Even the best attorneys can struggle with business generation at times. For some, it is a lack of business development planning. For others, the plan that they built has gone stale. I was recently met with a situation where a talented attorney with his own book of business and no qualms about speaking or networking began to feel thesqueeze of slowed business generation. His clients simply were not involved in any litigious situations at that time, and he needed to jumpstart his usiness development — fast! Here are the highlights of the plan we devised.
1. Give the Business Development Plan Some TLC. This is the perfect opportunity for attorneys to spend a little time assessing their plan. One specific exercise I gleaned from an attorney completing the Cordell Parvin coaching sessions encouraged the assessment of business development activities in the following way: Divide activities into two groups based on whether they require a relatively high or low amount of investment. Most often, “investment” translates to “time.” Then, within each of those groups, divide activities into two further groups based on perceived rate of return — one high and one low. When complete, there should be four groups. To the extent that attorneys are able to dial their efforts up and down toward each activity, steer them first toward the low investment, high-return activities.
2. Assess the Network. If attorneys don’t yet have a system for tracking contacts and interactions, this is a great time to develop one. If they do, encourage them to reach out to any neglected contacts (personal or business). This could be lunch, passing along an article or sometimes even a text message. Just be sure the goal is meaningful interaction.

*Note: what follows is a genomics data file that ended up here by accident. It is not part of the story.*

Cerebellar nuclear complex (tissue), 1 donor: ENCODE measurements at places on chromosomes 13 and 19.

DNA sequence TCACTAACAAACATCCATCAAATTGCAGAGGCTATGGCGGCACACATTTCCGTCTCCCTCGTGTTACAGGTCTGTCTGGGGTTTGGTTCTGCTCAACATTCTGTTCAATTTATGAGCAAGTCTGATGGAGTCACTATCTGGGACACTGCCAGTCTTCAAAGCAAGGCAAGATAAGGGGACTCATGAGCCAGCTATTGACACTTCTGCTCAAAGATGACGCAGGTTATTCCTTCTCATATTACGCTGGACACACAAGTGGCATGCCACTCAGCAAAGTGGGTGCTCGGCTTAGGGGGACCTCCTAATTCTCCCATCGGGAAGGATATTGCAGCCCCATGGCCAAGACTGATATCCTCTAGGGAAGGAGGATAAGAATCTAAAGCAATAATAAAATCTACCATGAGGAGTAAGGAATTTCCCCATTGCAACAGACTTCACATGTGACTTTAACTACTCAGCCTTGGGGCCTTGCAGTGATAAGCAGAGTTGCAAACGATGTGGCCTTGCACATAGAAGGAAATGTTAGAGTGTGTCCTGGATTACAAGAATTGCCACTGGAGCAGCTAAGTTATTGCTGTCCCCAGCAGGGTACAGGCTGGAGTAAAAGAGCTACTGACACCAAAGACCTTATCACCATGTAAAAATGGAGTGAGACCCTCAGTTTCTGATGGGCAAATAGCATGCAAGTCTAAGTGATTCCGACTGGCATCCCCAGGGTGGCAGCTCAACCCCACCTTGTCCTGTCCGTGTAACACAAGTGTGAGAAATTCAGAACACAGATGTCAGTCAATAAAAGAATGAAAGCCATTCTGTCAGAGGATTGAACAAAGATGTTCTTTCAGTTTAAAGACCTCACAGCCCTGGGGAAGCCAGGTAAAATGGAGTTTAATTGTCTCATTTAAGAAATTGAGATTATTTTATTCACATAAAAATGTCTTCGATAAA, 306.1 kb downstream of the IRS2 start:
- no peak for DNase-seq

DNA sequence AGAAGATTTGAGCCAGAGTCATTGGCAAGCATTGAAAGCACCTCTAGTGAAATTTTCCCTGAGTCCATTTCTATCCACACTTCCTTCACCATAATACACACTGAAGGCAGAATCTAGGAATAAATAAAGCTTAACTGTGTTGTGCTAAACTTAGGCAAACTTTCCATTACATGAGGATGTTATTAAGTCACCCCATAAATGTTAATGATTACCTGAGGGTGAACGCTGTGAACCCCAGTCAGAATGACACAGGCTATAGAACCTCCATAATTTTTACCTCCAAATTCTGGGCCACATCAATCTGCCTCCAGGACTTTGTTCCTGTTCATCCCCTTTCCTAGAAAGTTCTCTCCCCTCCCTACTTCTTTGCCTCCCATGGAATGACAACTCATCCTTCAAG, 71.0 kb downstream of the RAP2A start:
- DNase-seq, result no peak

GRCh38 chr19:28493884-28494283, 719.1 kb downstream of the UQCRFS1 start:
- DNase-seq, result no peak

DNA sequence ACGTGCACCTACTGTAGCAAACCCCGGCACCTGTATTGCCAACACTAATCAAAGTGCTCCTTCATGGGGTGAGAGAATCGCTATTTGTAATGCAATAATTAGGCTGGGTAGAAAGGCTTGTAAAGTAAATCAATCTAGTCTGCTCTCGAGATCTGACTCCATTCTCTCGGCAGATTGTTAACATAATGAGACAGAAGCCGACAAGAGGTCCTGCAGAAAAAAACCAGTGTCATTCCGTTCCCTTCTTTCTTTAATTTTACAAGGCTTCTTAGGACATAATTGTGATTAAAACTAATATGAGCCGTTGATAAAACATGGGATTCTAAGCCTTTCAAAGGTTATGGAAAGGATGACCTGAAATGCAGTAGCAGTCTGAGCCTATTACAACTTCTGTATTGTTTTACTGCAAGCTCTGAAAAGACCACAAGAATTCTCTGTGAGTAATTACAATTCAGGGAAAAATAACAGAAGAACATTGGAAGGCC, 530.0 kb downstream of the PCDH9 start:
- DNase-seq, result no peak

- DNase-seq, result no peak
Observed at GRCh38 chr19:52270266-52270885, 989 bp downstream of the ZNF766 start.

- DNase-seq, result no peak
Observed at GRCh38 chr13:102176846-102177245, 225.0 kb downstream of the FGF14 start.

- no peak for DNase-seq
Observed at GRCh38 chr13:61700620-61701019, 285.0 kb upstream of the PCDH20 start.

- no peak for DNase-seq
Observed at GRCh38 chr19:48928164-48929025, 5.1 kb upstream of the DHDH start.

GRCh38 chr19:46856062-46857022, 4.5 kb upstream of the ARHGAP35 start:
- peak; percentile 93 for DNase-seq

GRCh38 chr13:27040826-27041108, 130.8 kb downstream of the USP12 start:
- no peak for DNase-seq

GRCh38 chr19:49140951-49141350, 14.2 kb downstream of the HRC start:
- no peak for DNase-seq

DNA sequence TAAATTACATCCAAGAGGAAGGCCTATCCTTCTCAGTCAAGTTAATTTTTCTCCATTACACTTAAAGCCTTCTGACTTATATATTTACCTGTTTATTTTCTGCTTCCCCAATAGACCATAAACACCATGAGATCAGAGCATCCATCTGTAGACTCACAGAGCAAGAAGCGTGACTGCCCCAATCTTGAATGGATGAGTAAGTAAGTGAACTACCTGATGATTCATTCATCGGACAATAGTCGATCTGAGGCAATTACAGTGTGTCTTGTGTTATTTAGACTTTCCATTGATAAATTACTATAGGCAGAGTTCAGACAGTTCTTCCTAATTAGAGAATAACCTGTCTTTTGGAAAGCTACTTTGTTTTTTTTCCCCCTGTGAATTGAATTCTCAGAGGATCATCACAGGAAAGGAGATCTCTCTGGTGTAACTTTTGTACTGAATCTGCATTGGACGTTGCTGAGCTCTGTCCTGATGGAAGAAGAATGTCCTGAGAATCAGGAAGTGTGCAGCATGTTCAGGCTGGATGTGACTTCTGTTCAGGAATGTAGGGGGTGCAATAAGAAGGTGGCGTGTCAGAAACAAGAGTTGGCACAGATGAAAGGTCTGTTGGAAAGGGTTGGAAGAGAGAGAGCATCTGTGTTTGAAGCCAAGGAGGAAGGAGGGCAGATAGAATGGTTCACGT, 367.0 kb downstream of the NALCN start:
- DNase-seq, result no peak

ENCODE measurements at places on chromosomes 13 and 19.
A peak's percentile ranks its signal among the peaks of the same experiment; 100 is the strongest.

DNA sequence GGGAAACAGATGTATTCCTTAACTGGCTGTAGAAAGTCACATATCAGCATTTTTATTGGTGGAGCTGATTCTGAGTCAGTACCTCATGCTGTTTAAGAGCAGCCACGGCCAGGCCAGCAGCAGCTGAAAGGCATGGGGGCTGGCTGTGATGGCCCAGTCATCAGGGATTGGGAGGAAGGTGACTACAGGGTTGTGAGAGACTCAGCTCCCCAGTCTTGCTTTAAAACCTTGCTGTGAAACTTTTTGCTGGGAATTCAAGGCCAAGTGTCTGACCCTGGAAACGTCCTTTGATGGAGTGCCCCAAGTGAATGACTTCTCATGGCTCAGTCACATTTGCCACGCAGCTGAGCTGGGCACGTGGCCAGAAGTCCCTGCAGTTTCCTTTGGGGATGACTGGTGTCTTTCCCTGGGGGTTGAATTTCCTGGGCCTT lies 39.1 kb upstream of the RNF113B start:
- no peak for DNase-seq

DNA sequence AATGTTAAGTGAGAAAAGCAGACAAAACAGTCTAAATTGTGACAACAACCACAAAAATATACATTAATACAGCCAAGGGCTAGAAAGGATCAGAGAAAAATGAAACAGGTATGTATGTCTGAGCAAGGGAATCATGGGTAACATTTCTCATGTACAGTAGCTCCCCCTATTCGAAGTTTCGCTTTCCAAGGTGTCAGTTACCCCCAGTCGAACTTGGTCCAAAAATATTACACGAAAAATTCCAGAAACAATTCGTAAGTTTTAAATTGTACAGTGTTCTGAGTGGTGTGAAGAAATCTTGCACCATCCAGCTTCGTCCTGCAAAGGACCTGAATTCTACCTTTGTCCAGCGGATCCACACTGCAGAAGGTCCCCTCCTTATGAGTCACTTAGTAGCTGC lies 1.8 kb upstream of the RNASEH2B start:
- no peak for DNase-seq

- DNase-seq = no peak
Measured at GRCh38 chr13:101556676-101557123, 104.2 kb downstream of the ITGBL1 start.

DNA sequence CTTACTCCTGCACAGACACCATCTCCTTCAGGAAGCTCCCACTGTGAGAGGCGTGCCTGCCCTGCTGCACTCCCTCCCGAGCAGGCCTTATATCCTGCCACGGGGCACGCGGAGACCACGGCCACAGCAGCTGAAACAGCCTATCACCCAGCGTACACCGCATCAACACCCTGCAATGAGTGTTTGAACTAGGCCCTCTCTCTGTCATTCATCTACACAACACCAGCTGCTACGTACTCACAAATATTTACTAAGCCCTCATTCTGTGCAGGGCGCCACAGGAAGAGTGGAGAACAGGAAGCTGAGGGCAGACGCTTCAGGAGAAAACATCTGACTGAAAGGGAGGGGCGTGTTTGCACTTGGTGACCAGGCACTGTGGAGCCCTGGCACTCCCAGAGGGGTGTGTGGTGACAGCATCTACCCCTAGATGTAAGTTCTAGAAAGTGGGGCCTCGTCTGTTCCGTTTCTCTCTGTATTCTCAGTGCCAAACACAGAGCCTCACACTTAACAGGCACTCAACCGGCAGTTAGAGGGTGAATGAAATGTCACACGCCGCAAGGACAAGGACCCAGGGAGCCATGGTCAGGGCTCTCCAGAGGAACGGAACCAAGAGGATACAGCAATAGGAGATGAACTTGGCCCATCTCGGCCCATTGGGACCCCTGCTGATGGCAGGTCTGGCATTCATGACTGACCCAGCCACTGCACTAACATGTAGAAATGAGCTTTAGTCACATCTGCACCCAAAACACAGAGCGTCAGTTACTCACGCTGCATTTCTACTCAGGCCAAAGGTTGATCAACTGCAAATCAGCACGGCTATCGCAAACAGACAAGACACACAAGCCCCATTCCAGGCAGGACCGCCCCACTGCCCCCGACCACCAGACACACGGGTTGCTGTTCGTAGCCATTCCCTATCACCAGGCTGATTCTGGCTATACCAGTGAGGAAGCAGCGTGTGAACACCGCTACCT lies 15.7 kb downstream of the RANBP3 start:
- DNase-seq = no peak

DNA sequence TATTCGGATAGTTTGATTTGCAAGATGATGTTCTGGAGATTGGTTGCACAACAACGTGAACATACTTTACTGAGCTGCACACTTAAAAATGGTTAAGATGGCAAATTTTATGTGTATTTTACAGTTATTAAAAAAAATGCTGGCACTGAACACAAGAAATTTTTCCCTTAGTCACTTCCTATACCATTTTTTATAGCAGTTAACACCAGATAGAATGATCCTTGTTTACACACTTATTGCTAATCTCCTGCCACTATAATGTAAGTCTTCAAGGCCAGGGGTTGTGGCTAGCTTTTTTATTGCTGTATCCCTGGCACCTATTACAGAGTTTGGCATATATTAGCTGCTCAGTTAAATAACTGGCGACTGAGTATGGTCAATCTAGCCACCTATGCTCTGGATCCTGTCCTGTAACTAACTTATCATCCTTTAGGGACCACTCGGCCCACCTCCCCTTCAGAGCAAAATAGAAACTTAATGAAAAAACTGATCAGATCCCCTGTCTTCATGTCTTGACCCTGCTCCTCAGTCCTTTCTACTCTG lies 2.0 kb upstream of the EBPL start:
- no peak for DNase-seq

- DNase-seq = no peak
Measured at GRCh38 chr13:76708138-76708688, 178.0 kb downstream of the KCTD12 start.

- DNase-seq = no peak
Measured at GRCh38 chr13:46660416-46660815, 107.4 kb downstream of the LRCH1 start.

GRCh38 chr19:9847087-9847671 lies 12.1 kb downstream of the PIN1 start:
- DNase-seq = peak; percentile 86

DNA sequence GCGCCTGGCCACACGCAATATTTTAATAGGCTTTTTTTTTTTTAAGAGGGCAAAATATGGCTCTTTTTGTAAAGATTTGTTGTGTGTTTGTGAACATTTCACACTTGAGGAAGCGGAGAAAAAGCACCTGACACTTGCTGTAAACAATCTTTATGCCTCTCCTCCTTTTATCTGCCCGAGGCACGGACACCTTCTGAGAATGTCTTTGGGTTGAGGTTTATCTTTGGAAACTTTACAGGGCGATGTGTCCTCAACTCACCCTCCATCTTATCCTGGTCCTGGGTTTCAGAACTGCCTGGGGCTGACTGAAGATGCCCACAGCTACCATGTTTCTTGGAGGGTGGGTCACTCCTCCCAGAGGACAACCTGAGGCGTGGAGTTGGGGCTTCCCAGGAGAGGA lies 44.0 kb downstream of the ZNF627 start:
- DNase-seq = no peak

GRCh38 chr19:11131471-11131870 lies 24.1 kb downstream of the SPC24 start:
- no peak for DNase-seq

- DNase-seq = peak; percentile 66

3. Grow and Diversify Business from Current Clients. Create a regular business reporting system that helps identify potential weaknesses or threats to the clients’ business. This can keep them aware of all of the ways the firm can be leveraged to build a better business. It also reinforces a shared interest in their success.
4. Write. Especially for more experienced attorneys who have amassed a plethora of knowledge on subjects relevant to their clients and potential clients, pour some of that knowledge into a publishable piece of literature. This may look different for different people, but can allow attorneys to demonstrate their knowledge base to a new audience.
5. Cultivate a New Practice Area. This one is a big step and may not be right for everyone. In extreme situations, however, such as new legislation or a shifting market, it may be a smart move.
Bonus Tip: Times of low business generation are generally times of elevated stress for your attorneys. However you choose to coach them through this period, make sure your role is always one of advocate. Cheer their wins and help them keep “losses” in perspective, remembering that their business is your business.
Clay Moran is the marketing coordinator at Williams Venker & Sanders LLC in St. Louis. She can be reached at email@example.com.